The number of people age 85 or older will grow the fastest over the next few decades.
With the elderly population growing at record levels, much research is being done to figure out the best solutions to meet this group’s health care needs.
According to a Congressional Budget Office (CBO) report, by 2050, one of every five Americans will be categorized as a senior (age 65 or older). The number of people age 85 or older will grow the fastest over the next few decades, comprising 4 percent of the population by 2050. A surge in the elderly population brings with it a corresponding spike in the number of elderly people with functional and cognitive limitations. Functional limitations are physical problems that limit a person’s ability to perform routine daily activities, such as eating, bathing, dressing, paying bills, and preparing meals.
Cognitive limitations are losses in mental acuity that may also restrict a person’s ability to perform such activities. On average, about one-third of people age 65 or older report functional limitations of one kind or another; among people age 85 or older, about two-thirds report functional limitations.
Home health care has risen as one possible solution.
“Government programs that assist frail elderly people, such as Medicaid, have experimented with several different models of health care financing and delivery,” the report states. “One major change has been the gradual shift to providing care to people as they continue to live in private homes rather than in institutional settings.”
To qualify under Medicare for home health nursing and therapy services, Medicare requires that a patient be homebound (not necessarily bedbound). Your patients meet the Medicare requirements for homebound if:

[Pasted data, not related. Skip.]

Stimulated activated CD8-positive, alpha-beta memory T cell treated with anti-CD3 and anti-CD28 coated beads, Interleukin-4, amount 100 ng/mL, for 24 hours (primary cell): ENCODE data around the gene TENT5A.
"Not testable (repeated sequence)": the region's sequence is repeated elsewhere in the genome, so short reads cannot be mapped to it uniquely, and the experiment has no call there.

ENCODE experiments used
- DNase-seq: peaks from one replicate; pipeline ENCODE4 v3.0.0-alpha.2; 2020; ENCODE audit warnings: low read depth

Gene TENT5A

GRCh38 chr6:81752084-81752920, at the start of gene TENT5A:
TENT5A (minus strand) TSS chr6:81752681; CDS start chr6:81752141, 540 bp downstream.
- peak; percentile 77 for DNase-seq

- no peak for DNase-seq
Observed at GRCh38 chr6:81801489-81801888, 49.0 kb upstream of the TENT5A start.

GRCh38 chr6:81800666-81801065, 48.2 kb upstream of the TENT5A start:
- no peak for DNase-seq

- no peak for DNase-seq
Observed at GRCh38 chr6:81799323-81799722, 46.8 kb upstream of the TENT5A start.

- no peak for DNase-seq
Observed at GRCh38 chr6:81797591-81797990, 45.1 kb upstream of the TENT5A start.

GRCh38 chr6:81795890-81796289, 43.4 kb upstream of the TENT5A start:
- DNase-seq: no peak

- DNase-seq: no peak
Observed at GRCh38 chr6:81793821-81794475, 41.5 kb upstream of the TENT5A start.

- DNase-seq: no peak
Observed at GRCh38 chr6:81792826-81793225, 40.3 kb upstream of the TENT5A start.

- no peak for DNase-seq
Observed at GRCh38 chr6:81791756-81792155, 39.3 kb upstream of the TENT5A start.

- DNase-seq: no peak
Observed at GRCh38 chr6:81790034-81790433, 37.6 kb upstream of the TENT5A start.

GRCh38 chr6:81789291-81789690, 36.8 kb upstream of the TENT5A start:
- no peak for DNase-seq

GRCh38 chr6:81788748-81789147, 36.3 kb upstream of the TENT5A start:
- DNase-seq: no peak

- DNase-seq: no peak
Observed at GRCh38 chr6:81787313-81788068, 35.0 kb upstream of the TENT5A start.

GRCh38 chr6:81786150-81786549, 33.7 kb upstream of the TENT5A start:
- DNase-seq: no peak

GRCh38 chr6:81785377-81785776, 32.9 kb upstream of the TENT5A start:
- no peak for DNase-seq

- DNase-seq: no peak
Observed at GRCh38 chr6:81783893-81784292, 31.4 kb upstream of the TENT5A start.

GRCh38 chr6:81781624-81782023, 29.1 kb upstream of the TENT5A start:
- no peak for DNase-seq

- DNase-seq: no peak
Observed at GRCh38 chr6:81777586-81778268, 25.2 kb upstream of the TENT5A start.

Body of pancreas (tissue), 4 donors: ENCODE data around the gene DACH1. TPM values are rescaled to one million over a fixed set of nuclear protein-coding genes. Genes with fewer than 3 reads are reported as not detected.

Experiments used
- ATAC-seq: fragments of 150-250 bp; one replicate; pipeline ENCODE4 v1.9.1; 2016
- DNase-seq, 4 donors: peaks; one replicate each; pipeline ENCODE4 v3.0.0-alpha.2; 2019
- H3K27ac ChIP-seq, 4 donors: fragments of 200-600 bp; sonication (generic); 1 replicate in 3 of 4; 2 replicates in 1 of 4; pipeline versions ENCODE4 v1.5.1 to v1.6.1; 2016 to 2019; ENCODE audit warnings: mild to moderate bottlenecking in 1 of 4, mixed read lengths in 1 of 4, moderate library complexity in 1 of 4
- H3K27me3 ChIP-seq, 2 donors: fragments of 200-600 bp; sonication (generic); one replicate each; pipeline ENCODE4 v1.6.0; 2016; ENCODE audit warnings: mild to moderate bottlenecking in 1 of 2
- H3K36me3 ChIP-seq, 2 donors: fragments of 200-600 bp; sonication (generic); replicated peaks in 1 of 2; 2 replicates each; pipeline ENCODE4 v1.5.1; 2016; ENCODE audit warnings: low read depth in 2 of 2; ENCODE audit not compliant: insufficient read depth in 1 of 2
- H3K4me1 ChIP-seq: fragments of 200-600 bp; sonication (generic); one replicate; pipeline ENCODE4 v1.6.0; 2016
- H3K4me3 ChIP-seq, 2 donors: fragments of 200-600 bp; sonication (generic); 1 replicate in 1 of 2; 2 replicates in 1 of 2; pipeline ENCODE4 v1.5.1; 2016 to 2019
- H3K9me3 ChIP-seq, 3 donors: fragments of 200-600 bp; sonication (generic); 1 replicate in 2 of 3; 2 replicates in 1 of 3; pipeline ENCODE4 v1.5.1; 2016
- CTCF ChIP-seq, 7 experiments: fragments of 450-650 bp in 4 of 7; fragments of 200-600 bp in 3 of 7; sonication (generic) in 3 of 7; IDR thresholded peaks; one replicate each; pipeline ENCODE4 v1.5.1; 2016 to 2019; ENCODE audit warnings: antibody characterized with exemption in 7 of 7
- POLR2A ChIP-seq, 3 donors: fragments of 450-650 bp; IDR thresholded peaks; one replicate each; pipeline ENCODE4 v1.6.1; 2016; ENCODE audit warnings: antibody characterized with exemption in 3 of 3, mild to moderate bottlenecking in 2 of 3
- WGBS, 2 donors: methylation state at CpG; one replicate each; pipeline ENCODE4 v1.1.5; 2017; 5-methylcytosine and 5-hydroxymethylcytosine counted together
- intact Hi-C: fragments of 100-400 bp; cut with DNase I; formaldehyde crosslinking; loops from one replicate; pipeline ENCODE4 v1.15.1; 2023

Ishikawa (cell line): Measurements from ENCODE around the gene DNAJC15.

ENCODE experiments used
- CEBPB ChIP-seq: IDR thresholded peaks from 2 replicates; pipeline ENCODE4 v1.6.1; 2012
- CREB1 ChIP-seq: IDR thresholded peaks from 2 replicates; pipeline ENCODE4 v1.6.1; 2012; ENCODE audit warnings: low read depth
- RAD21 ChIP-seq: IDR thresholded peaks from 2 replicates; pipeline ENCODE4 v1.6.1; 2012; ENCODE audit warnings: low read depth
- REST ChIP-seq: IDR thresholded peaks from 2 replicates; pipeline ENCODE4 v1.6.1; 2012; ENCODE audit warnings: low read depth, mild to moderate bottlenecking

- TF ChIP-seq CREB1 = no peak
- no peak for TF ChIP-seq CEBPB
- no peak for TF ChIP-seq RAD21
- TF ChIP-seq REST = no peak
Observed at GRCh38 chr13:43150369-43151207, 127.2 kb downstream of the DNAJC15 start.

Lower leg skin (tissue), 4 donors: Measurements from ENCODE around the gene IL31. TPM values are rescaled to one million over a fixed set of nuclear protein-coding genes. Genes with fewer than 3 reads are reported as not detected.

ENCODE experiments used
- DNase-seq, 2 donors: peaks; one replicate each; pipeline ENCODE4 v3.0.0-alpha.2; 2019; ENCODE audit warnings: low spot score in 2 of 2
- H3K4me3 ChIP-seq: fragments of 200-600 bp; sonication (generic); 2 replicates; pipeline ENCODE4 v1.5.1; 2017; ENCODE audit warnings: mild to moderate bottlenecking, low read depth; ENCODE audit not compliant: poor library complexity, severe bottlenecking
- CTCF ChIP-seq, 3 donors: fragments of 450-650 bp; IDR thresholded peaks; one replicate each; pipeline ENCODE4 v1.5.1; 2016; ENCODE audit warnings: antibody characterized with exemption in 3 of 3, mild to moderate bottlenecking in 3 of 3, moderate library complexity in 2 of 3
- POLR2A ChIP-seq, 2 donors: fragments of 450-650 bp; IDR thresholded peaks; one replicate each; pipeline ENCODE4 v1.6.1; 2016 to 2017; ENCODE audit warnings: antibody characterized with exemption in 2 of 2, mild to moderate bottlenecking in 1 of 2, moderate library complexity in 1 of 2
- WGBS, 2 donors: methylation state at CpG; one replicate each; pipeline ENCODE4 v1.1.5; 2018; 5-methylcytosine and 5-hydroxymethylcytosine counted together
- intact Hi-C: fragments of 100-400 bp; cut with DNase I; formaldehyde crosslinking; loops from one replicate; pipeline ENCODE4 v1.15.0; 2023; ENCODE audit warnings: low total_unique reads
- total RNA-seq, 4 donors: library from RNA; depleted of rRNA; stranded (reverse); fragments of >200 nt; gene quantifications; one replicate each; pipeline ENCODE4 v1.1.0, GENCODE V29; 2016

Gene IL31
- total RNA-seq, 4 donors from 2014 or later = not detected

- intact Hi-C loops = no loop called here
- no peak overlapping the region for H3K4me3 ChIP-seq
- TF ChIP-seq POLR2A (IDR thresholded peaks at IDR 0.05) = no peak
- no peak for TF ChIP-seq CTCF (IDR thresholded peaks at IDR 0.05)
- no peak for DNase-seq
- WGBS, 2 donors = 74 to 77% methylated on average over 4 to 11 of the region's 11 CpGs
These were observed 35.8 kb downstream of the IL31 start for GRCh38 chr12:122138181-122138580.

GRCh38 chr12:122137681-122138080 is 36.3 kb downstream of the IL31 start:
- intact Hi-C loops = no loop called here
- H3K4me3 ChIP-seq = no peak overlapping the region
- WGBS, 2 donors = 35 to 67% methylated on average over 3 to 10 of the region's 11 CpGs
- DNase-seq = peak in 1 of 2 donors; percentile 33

- They cannot leave home without “considerable and taxing effort.” Most patients have an injury or illness that makes it difficult to leave home.
- They cannot leave home without help, such as the aid of supportive devices, special transportation, or the assistance of another person.
- They leave home primarily for medical treatment that cannot be provided in the home (such as dialysis). They may also receive therapeutic, psychosocial, and medical treatment at a certified adult day care program.
- They occasionally leave home for non-medical purposes with the absence being “infrequent and short in duration.” Some examples include attending a religious service or a special family event, taking a walk around the block, and getting a haircut.
Remember, a patient does not need to be bedridden to be considered confined to the home.
Homebound criteria applied to psychiatric patients:
- Illness is manifested by a refusal to leave the home (e.g., severe depression, paranoia, agoraphobia).
- Due to illness it would be unsafe for the patient to leave the home (e.g., hallucinations, violent outbursts).
NOTE: Psychiatric patients may have no physical limitations.
Home health nurses identify individual needs, coordinate available resources and set up a plan that will allow many elderly patients to stay in their homes safer and longer.
Physicians see it all the time: High-needs elderly patients who don’t qualify for skilled care, but who have complex conditions that may compromise their health and safety at home. These patients often have one or more caregivers, but their basic medical needs still go unmet. The solution? Management and Evaluation (M&E) services offered under the home health care benefit. Read more